Wednesday, March 26, 2014

What did women wear in the l9th Century?

Hello, guest blogger Veronica Heley here.

I began to write my stories and to get them published when I was working on an old manual typewriter. I had seven historical novels published, and the fanciful view that illustrators had of fashion drove me to join the Costume Society, from whom I learned what people really had worn in the past. Nowadays I work on a computer and deliver my work by email, but I can’t say – sigh – that the women in my covers are more appropriately dressed.

What has struck me is how much society changed in the l9th Century. We take the Industrial Revolution for granted, bringing enormous changes in the workplace and driving men and women off the land to seek work in towns and cities. But what about the domestic scene? In the early l800s, typhoid and cholera rampaged through insanitary housing. Transport was by horse, coach or carriage and the road surfaces were not well maintained – no tarmac for a start. Letters were franked by local bigwigs until the Penny Post was introduced. At night lighting was by candle or the moon. 
With the introduction of the steam engine, everything began to change. Within a comparatively short space of time the domestic scene was altered for the better. Pipes were laid to bring fresh water into housing areas and to dispose of waste. Hurray for indoor toilets! Almost overnight cholera and typhoid disappeared. The wonders of gas lighting and electricity transformed the urban landscape and the houses of the well-to-do, shortly to be followed by the inventions of the telephone and the car.
And don’t let’s forget the bicycle. At the start of this era, an unmarried girl might take exercise on horseback, but she’d be accompanied by a groom. At the end, she’d be out and about on her bicycle, on her own, without a chaperon.

Women’s fashion made some momentous changes during this period. The young Queen Victoria, neck and shoulders bare, wore a crinoline under a voluminous skirt, and a tiny bonnet on her head. The boned top would be separate from the skirt. Little boys wore sailor suits. Little girls dressed similarly to their mothers’ but with tucks which could be let down as they grew. Queen Victoria dressed in much the same fashion till the end of her days – well, she did loose the cage of the crinoline and covered up her neck and shoulders – but everyone else moved onto other styles.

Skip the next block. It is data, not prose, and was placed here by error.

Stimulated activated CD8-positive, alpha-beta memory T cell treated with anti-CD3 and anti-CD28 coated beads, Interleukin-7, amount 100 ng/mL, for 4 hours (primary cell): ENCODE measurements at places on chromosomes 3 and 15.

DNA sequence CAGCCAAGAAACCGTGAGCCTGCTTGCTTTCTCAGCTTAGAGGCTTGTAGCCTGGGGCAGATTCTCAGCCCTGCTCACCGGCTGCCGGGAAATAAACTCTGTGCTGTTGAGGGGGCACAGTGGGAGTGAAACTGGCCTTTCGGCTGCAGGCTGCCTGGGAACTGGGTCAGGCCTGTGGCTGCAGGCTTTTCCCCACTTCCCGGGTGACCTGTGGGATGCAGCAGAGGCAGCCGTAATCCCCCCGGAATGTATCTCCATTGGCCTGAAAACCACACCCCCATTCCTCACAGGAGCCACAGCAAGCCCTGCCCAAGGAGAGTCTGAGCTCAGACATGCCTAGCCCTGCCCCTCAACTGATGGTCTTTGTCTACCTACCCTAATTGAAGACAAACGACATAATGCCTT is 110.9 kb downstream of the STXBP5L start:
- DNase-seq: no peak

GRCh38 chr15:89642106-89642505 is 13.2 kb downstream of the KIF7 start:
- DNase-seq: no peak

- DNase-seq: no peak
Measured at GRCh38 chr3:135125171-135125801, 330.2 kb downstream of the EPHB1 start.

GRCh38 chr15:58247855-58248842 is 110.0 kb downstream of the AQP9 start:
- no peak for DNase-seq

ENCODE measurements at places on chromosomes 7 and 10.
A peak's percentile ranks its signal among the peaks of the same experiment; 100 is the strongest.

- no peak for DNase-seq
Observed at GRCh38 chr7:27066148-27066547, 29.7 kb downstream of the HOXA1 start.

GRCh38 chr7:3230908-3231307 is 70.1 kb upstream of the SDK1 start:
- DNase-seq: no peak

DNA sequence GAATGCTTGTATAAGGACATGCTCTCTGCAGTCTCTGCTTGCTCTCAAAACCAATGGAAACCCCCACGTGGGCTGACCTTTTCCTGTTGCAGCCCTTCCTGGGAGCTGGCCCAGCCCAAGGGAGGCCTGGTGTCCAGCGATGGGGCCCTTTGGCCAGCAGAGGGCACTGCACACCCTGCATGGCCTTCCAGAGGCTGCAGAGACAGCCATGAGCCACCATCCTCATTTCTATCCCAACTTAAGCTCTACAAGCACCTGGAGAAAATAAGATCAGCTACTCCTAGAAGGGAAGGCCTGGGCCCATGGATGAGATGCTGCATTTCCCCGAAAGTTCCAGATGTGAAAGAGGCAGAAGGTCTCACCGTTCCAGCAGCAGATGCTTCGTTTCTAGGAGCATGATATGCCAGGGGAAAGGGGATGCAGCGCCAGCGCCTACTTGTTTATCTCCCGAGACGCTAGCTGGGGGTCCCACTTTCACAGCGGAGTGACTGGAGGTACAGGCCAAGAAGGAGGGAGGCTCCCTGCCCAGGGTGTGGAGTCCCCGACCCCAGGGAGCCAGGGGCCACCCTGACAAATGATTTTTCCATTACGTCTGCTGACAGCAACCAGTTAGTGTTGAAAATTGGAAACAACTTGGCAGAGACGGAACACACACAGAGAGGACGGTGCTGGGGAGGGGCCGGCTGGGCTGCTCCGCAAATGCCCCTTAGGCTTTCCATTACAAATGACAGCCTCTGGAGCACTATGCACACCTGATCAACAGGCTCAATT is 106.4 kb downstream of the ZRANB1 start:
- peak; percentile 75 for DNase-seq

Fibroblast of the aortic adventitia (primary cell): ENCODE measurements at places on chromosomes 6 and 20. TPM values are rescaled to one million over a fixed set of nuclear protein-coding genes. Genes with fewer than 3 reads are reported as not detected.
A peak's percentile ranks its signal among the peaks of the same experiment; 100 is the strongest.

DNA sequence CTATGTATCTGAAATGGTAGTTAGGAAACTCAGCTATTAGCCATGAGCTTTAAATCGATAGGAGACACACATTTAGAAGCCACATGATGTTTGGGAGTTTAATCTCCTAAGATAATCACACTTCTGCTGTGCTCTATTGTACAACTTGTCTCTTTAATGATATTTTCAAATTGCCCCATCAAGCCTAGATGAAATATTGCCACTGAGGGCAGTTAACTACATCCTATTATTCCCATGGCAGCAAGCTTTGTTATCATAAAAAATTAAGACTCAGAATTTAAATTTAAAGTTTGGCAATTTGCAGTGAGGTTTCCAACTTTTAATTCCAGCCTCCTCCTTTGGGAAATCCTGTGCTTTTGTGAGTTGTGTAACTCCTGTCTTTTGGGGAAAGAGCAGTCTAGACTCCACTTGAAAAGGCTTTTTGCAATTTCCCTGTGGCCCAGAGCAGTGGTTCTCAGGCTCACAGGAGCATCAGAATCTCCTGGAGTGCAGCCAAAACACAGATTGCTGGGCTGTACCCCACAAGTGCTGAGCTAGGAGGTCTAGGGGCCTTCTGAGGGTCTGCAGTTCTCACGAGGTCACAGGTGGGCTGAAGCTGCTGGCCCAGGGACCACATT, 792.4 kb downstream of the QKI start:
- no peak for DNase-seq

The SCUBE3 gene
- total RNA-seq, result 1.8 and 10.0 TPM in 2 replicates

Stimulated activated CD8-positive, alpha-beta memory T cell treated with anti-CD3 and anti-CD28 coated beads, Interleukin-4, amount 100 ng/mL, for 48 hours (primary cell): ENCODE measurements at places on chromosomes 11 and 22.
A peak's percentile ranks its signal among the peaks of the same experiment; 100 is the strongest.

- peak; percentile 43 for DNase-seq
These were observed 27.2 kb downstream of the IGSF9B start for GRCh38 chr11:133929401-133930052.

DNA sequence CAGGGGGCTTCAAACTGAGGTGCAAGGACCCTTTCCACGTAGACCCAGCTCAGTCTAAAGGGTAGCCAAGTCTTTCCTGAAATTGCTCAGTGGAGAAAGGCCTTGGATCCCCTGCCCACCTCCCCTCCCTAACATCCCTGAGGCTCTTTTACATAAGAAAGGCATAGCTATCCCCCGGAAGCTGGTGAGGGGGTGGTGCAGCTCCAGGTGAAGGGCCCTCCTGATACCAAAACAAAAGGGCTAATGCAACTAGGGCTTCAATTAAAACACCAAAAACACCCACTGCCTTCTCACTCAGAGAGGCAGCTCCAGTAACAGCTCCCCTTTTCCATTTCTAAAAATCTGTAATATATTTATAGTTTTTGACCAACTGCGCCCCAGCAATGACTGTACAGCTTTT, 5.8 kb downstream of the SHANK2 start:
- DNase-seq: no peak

The crinoline went out. Skirts became slimmer, with a back interest which eventually led to the bustle. Trains were introduced for high society functions. I have examined some of these by the famous couturier Worth, and found to my astonishment that the reason these trains could seem to ‘float’ across the floor was because they were sewn onto a base stitched with rows and rows of stiff gauzy ruching, so that however heavy the fabric of the train might be, it did not actually touch the floor.

As the emphasis shifted from breast to behind, bonnets went out, and tiny hats came in. Shoulders were only bared at night, but however many courses were placed on the dinner table, women were still confined in corsets or stays. In time women started to exercise by playing tennis – still wearing hats! Waists got smaller; there were instances of a woman’s liver being almost cut into two by the compression of corsets. 

As skirts became slimmer, hats became larger and the emphasis moved to the famous leg of mutton sleeves. And then, just as you’d think there was nothing new, we had a different silhouette; slim of skirt but with a dropped waist and more emphasis on the bust, as in the Gibson Girl look. It took the first World War for women to discard their corsets, and when they started to work in offices, they took to the manual typewriter with gusto.

An early book of mine, Fear for Frances, first published in l977, showed a lowly governess in a tight-waisted crinoline . . . with a train . . . and leg of mutton sleeves. 

Do you wonder I joined the Costume Society? 


Veronica Heley Bio:
Veronica Heley celebrates the publication of her 72nd book in May 2014, having been  in the business for forty years. She lives in Gt Britain and is currently writing two gentle crime series with a Christian background, set in different areas of London. She also writes three short stories a year for the Methodist Recorder. She’s involved with her local church and community affairs, likes to break for coffee with friends and does the garden when she has time.  

FALSE DIAMOND, Severn House, March 2014.  (starred review from PW)

Bea Abbot runs a domestic agency whose watchword is discretion and whose clients do not  wear fake diamonds. The wealthy Holland matriarch, Sybil, is worried that her niece Dilys, is living in fear of her abusive husband. Benton believes he can get his way by violence, and has enticed Bea’s Member of Parliament son to his plans. How can she refuse to help her son out? Then Dilys tries to commit suicide . . . or does she? And what of the black sheep of the family, who may or may not be on the side of the angels?


  1. Glad I'm not wearing those corsets! sharon wileygreen1(at)yahoo(dot)com

  2. Women's fashion has certainly seen significant changes! Thank you so much for sharing this informative post!

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